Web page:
INTERNATIONAL TRADE AND FOREIGN EXCHANGE Baance of trade.—Before the European war the general public in the United States seldom heard very much about international trade except during presidential campaigns. At such times the discus sion was largely limited to the tariff, and the emphasis was placed upon the protection of the home market against foreign competition. There was a tendency to portray imports as something harmful, and popular opinion came to look upon exports as the all-impor tant element in foreign commerce.
Men of affairs have to some extent shared in this view. They have been concerned almost exclusively in the development of the home market. So far as foreign trade enters into their calculation it appears only- as an opportunity for wider markets abroad. They too have been interested chiefly in the export side of foreign trade.
The European war has brought about a better understanding of fundamental relations. Comment ing on conditions at the close of 1914 a financial paper stated that nothing had been more clearly proved during the past few months than that no nation can sell more than it buys. It went on to say that if the United States hopes to supply the foreign demand with the commodities that it can produce, the country must be able to buy the things that foreigners have — to sell, whether they are goods, securities or promises tom: Here are two distinct points of view which must receive consideration in this chapter.
2. Relative importance of foreign and donzestic the public authorities in all countries give very definite statistical returns for exports and imports there is little information available with re (-Yard to the volume of domestic trade. Thus we know that in the fiscal year ending June 30, 1917, the mer chandise exports and imports of the United States amounted to nearly nine billion dollars. As com pared with the domestic trade of the same country, even this vast sum is quite insignificant. What the internal trade of the United States may be no one really knows, but it is significant that one authority places the foreign trade of the United States at five per cent and another at eight per cent of the domestic trade of the country.
If then foreign trade is relatively insignificant, it follows that its complete stoppage would not repre sent a formidable loss to the national welfare. In considerable measure, such a loss would be made up by the stimulation of home production. This was one of the effects in the United States which was trace able to the European war. Certain imports were almost if not wholly cut off. The result was that
for purposes formerly supplied by foreign products substitutes of domestic origin were used, and new in dustries were established. This was not, of course, the only effect of the war upon business in the United States, for not only was strong impetus given to domestic production, but the needs of the people for foodstuffs and raw materials led to much larger im / ports than before the war.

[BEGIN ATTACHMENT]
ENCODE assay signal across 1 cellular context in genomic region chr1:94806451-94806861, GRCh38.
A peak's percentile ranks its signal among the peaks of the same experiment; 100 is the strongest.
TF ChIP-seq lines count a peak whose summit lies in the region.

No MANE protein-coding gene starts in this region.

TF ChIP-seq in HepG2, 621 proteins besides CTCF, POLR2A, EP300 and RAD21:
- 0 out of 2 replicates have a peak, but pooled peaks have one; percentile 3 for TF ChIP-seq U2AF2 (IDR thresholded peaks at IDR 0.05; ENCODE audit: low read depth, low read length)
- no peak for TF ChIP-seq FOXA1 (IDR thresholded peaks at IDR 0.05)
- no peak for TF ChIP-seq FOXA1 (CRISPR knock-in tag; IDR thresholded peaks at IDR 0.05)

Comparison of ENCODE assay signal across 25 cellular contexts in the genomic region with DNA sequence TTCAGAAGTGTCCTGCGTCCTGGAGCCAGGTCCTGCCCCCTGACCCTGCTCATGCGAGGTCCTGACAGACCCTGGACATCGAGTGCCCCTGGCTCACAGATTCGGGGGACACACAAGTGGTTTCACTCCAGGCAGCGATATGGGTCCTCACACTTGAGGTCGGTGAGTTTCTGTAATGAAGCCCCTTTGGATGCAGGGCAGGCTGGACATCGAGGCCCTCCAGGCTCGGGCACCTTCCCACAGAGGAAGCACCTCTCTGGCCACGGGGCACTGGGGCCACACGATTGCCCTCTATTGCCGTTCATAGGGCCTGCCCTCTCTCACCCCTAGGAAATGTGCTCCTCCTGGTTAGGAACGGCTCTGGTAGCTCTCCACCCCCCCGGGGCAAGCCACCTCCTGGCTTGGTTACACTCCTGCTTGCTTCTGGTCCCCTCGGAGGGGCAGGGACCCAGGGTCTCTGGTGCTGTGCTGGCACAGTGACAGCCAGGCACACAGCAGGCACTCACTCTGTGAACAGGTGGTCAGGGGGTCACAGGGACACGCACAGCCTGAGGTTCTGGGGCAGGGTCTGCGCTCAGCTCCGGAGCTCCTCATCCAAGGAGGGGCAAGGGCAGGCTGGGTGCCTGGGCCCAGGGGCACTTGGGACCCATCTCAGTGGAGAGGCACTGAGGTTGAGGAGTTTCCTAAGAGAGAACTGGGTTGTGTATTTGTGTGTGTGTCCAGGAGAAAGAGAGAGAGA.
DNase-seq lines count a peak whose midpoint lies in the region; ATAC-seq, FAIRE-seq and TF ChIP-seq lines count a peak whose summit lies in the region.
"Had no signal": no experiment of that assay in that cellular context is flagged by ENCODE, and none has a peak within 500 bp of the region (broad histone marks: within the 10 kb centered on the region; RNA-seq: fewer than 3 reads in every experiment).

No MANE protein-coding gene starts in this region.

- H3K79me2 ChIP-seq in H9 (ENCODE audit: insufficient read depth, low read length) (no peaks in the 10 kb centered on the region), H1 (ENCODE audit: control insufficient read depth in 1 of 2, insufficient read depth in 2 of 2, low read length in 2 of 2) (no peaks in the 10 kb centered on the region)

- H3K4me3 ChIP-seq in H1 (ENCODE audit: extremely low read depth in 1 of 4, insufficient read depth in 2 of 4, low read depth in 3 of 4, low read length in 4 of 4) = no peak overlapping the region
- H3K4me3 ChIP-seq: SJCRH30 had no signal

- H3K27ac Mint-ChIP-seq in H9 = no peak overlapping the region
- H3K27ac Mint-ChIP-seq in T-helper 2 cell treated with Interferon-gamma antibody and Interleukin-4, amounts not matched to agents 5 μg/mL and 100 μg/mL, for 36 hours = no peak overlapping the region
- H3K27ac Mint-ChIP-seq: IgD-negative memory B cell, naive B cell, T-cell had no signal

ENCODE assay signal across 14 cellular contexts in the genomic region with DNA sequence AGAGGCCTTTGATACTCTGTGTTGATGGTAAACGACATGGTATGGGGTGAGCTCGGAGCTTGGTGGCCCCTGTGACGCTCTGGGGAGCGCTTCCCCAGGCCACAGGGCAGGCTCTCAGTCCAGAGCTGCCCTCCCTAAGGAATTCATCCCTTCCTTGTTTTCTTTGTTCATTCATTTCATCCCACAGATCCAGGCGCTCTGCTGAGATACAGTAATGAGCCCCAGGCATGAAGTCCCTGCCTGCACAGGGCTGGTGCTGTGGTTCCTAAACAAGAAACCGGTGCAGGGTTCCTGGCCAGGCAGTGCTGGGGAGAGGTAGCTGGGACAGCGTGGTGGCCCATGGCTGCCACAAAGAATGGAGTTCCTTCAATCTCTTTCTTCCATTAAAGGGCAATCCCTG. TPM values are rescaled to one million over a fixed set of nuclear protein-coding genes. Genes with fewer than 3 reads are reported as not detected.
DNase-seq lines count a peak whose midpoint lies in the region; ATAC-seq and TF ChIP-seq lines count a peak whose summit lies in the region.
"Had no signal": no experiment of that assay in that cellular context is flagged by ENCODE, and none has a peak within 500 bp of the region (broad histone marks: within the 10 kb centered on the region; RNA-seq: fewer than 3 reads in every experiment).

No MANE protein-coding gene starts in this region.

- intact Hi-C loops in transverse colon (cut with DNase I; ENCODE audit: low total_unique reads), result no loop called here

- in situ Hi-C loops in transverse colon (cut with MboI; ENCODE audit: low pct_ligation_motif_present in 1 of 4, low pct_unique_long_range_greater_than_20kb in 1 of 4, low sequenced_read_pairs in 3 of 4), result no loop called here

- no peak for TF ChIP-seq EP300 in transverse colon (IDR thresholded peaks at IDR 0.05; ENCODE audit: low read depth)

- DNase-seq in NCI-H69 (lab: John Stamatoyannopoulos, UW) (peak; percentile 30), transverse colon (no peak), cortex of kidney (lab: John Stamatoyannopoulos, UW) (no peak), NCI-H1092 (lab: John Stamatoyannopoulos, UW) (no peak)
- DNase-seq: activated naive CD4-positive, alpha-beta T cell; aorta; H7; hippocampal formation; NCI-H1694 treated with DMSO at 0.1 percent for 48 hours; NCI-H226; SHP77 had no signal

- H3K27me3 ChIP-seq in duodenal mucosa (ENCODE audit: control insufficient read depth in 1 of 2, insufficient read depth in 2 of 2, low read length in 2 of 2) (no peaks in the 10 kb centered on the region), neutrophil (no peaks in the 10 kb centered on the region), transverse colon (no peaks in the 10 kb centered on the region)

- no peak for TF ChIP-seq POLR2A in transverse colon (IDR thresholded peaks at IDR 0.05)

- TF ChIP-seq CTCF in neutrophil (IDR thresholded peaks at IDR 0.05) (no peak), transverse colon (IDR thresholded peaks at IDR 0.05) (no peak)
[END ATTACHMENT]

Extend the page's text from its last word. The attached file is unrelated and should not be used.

Despite its relatively small importance, if judged by its value, international trade has always played a large part in the discussions of the economists. Tbis importance is probably due to the slight divi sion of labor in the older economic order. In those days the immediate community supplied the simple wants of the inhabitants and such products as were manufactured were often produced in the homes of the people. There was really no domestic trade. Only those nations that had a favorable seacoast were able to develop any considerable commerce, and the diversification of industry that accompanies it. It was a natural. result that foreign trade preceded domestic trade, and came to be emphasized in com mercial policy.
3. American and British trade.—The records of foreign trade in the United States show that in the past thirty years there have only been three in which the value of the merchandise imports exceeded that of exports. The excess of exports in the United States appears to be a normal condition of foreign trade. War conditions have in recent years vastly increased this excess. Trade records are given by the government fiscal years which end on June 30th. To the merchandise figures are very frequently added those for (Fold and silver and the total is desiomated as visible exports and imports. The enormous growth of such visible exports and imports of recent years is shown in the following, table: The figures for the United Kingdom are an in teresting contrast to these figures. In the year 1913 which may be taken as a normal year in foreign trade the total British trade, excluding movements of gold and silver, amounted to X1,403,555,095. In the same year the merchandise imports were valued at X768,734,739, while the exports were X634,820,326. English comments upon these figures dwelt with par ticular satisfaction on the evidence of a large surplus of imports over exports. If in Great Britain the surplus of imports over exports is considered most satisfactory, while in the United States the exact opposite view preN-ails, the question naturally arises as to what is a favorable balance of trade.